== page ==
President: No more blindfold on ‘eyes of bureaucracy’
MANILA, Philippines—President Benigno Aquino III Tuesday told state auditors—“the eyes of the bureaucracy,” in his words—that they could now do their job of safeguarding the public coffers without fear that they would be stopped.
Speaking at the 112th anniversary celebration of the Commission on Audit (COA) at its office in Quezon City, the President urged state auditors to join his administration’s fight against corruption, saying that things were now different under his watch.
“If before, auditors were afraid to reveal the anomalies they see in government transactions, now you are given the power to be free, brave and fearless in your duties. If before, unscrupulous officials tend to raid the public coffers, now just hearing the name COA would strike fear in them and they would withdraw,” Mr. Aquino said in a speech delivered in Filipino.
“Being the eyes of the bureaucracy, you know that no one is blindfolding you in tracking down anomalies. No one is stopping you to speak up against things that are not right, and no one is tying you so you can fulfill your mandate to be honest and loyal guardians of the people’s money,” he said.
Mr. Aquino made special mention of both COA Chair Grace Pulido Tan and Commissioner Heidi Mendoza in his speech.
He said it was important in his crusade against corruption to bring into the commission people who could be trusted and would not consider any government official as a sacred cow. He said this was why he did not hesitate to appoint Tan as its chair.
“And when we met Heidi Mendoza, we also did not pass up the chance to appoint her as commissioner,” he said of the woman who blew the whistle on the irregular transactions made by former military comptroller Carlos Garcia.
The President also said those named “Heidi” or its variants were apparently women who were fearless and who would not exchange principles for bribes. He cited the efforts of auditor Haydee Pasuelo from Iloilo City, who was able to stop three agencies from spending P97.8 million and discovered that two government officials had been able to steal more than P1 million.
Pasuelo was named COA’s outstanding employee for the year and received an award from the President.
Mr. Aquino also called on state auditors not to accept bribes from agencies whose records they were examining, whether in the form of a house, a car or money.
The right path
“This is true service. This is the right path. This is the realization of our goal for change, and you auditors are in the frontline of this fight,” he said.
The President said he expected the new Ombudsman who would replace the resigned Merceditas Gutierrez would be able to work well with the COA.
“If the COA files a case in the Office of the Ombudsman, we are expecting that it will be attended to and studied well, that it will not be just put in a corner, or that it will be resolved with the people ending up losing,” he said.
The President is now waiting for the Judicial and Bar Council to submit a short list of nominees for Ombudsman.
Gutierrez, who was impeached by the House of Representatives, was to have been tried at the Senate this month. She submitted her resignation to Mr. Aquino last week.
Despite threats to their lives, a group of state auditors have examined the records of numerous transactions and have gone the extra mile to uncover irregularities involving public funds, primarily the scam involving Pag-IBIG housing loans.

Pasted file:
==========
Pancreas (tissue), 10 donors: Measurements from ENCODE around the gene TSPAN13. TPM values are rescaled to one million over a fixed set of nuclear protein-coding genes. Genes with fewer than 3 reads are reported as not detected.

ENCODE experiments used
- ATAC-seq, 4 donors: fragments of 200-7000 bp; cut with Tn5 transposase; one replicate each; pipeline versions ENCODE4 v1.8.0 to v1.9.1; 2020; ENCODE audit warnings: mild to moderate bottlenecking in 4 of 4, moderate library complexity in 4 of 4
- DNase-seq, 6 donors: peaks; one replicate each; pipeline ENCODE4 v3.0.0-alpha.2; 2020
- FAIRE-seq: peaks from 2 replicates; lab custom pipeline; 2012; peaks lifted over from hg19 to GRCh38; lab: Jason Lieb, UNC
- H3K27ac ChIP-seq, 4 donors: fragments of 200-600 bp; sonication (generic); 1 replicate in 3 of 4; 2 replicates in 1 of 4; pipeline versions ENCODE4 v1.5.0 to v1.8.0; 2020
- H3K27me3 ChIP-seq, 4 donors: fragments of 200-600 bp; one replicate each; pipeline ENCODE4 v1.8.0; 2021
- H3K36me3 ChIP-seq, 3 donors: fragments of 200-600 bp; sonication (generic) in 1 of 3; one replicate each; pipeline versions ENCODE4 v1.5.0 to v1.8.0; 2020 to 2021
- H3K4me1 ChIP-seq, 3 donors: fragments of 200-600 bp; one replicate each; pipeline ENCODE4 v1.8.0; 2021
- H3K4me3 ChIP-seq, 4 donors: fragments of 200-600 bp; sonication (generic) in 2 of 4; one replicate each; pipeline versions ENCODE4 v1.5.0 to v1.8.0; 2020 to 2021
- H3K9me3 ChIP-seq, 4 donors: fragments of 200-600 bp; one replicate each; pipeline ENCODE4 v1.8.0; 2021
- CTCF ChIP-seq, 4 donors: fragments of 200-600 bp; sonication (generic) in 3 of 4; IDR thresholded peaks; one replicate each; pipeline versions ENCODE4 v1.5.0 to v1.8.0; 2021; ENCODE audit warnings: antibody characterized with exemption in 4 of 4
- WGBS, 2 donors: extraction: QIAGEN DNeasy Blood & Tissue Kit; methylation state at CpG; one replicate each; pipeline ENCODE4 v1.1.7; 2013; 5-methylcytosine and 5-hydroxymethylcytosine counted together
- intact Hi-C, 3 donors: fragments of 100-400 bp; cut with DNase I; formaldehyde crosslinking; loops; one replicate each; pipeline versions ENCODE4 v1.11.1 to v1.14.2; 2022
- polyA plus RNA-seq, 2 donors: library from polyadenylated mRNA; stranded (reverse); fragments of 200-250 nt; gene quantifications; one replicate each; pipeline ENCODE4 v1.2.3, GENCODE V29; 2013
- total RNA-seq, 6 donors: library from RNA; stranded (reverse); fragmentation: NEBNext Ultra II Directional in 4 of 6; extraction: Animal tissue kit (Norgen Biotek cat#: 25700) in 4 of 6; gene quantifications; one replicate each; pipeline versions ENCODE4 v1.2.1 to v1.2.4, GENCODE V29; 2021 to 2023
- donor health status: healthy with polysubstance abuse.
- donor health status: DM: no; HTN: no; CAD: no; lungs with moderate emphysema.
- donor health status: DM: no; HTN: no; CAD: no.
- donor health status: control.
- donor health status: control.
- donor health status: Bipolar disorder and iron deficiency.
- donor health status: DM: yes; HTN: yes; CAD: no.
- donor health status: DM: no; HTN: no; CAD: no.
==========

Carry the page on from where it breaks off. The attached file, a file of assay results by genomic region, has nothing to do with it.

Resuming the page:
On Tuesday, the COA honored them in a ceremony attended by a President for the first time.
Two groups led the awardees—Audit Team 3 from Regional Office VII (Central Visayas) in Tacloban City, and Audit Team 6 from its Regional Office I (Ilocos) in San Fernando—which had uncovered bogus borrowers, ineligible developers and other irregularities involving the Home Development Mutual Fund or Pag-IBIG.
The irregular transactions involved over P500 million in funds. The members of Audit Team 3 are Rodulfo Ariesga, Alicia Malquisto, Imelda Oballo, Elena Merida and Josefina Galos. The members of Audit Team 6 are Sabiniano Cabatuan, Pelilia Veloso, Herminia Laforteza and Nixon Niera.
The Pag-IBIG loan scam had also headlined legislative inquiries.
According to the COA, the auditors of Team 6 did not have an easy time because they received threats to their safety when they were scrutinizing the housing records. The officials they were investigating also delayed the submission of reports and records, and offered self-serving explanations.
Those they had investigated also resorted to misrepresentations to distract the team’s attention from the issue.
The COA said the accomplishments of Team 3, which is considered the whistle-blower of the Pag-IBIG loan scam, helped enhance the commission’s image and credibility, especially when the team testified at congressional hearings on the bogus housing loan borrowers.
Team 3’s technique in uncovering the anomalies will help future investigations because it shared its audit programs that can be implemented nationwide, the COA said.
COA’s role in governance
The commission commended Pasuelo for her work disallowing the expenses of three government agencies amounting to P97.84 million, and which have also resulted in the dismissal of two government officers for malversation of public funds amounting to P1.25 million.
The expenses that Pasuelo had disallowed included disbursements for financial assistance to volunteer health workers, procurement of digital sterilizers for a hospital and payment of extra cash gift to employees of the provincial government of Iloilo.
The COA said Pasuelo’s accomplishments heightened the people’s awareness of the commission’s role in good governance and in the fight against graft and corruption.
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